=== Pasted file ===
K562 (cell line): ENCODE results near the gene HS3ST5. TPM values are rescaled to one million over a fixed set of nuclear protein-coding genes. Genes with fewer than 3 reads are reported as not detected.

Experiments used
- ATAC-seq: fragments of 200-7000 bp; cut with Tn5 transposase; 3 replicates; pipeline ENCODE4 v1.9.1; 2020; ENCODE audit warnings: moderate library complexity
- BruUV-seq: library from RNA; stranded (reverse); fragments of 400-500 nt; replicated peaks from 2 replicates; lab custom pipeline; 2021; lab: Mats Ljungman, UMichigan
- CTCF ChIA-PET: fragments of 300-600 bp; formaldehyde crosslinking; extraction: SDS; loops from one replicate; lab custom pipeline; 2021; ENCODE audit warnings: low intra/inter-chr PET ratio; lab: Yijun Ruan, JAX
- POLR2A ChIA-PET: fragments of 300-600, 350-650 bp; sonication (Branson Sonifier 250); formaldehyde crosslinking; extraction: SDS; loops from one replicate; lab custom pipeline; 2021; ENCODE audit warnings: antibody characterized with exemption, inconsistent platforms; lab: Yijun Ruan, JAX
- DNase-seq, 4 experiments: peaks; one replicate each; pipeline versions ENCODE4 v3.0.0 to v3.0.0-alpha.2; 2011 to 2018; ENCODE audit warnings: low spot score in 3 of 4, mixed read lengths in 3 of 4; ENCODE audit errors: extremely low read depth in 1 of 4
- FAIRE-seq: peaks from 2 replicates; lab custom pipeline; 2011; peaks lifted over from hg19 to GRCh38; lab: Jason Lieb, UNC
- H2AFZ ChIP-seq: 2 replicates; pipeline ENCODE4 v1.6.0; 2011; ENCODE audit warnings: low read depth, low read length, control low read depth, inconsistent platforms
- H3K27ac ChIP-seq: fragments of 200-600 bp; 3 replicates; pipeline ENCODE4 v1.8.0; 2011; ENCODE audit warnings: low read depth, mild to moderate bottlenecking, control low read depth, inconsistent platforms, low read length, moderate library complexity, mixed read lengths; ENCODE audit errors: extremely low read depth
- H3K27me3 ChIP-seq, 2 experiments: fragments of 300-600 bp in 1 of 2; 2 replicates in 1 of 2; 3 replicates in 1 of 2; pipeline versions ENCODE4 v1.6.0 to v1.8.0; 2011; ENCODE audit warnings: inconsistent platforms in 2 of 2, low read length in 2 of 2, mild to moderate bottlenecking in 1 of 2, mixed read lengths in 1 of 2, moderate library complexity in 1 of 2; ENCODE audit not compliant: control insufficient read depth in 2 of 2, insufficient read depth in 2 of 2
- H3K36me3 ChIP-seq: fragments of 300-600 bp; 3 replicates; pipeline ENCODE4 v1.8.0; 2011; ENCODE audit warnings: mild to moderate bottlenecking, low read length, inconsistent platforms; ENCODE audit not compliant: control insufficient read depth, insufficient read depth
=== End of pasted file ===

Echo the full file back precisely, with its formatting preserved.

K562 (cell line): ENCODE results near the gene HS3ST5. TPM values are rescaled to one million over a fixed set of nuclear protein-coding genes. Genes with fewer than 3 reads are reported as not detected.

Experiments used
- ATAC-seq: fragments of 200-7000 bp; cut with Tn5 transposase; 3 replicates; pipeline ENCODE4 v1.9.1; 2020; ENCODE audit warnings: moderate library complexity
- BruUV-seq: library from RNA; stranded (reverse); fragments of 400-500 nt; replicated peaks from 2 replicates; lab custom pipeline; 2021; lab: Mats Ljungman, UMichigan
- CTCF ChIA-PET: fragments of 300-600 bp; formaldehyde crosslinking; extraction: SDS; loops from one replicate; lab custom pipeline; 2021; ENCODE audit warnings: low intra/inter-chr PET ratio; lab: Yijun Ruan, JAX
- POLR2A ChIA-PET: fragments of 300-600, 350-650 bp; sonication (Branson Sonifier 250); formaldehyde crosslinking; extraction: SDS; loops from one replicate; lab custom pipeline; 2021; ENCODE audit warnings: antibody characterized with exemption, inconsistent platforms; lab: Yijun Ruan, JAX
- DNase-seq, 4 experiments: peaks; one replicate each; pipeline versions ENCODE4 v3.0.0 to v3.0.0-alpha.2; 2011 to 2018; ENCODE audit warnings: low spot score in 3 of 4, mixed read lengths in 3 of 4; ENCODE audit errors: extremely low read depth in 1 of 4
- FAIRE-seq: peaks from 2 replicates; lab custom pipeline; 2011; peaks lifted over from hg19 to GRCh38; lab: Jason Lieb, UNC
- H2AFZ ChIP-seq: 2 replicates; pipeline ENCODE4 v1.6.0; 2011; ENCODE audit warnings: low read depth, low read length, control low read depth, inconsistent platforms
- H3K27ac ChIP-seq: fragments of 200-600 bp; 3 replicates; pipeline ENCODE4 v1.8.0; 2011; ENCODE audit warnings: low read depth, mild to moderate bottlenecking, control low read depth, inconsistent platforms, low read length, moderate library complexity, mixed read lengths; ENCODE audit errors: extremely low read depth
- H3K27me3 ChIP-seq, 2 experiments: fragments of 300-600 bp in 1 of 2; 2 replicates in 1 of 2; 3 replicates in 1 of 2; pipeline versions ENCODE4 v1.6.0 to v1.8.0; 2011; ENCODE audit warnings: inconsistent platforms in 2 of 2, low read length in 2 of 2, mild to moderate bottlenecking in 1 of 2, mixed read lengths in 1 of 2, moderate library complexity in 1 of 2; ENCODE audit not compliant: control insufficient read depth in 2 of 2, insufficient read depth in 2 of 2
- H3K36me3 ChIP-seq: fragments of 300-600 bp; 3 replicates; pipeline ENCODE4 v1.8.0; 2011; ENCODE audit warnings: mild to moderate bottlenecking, low read length, inconsistent platforms; ENCODE audit not compliant: control insufficient read depth, insufficient read depth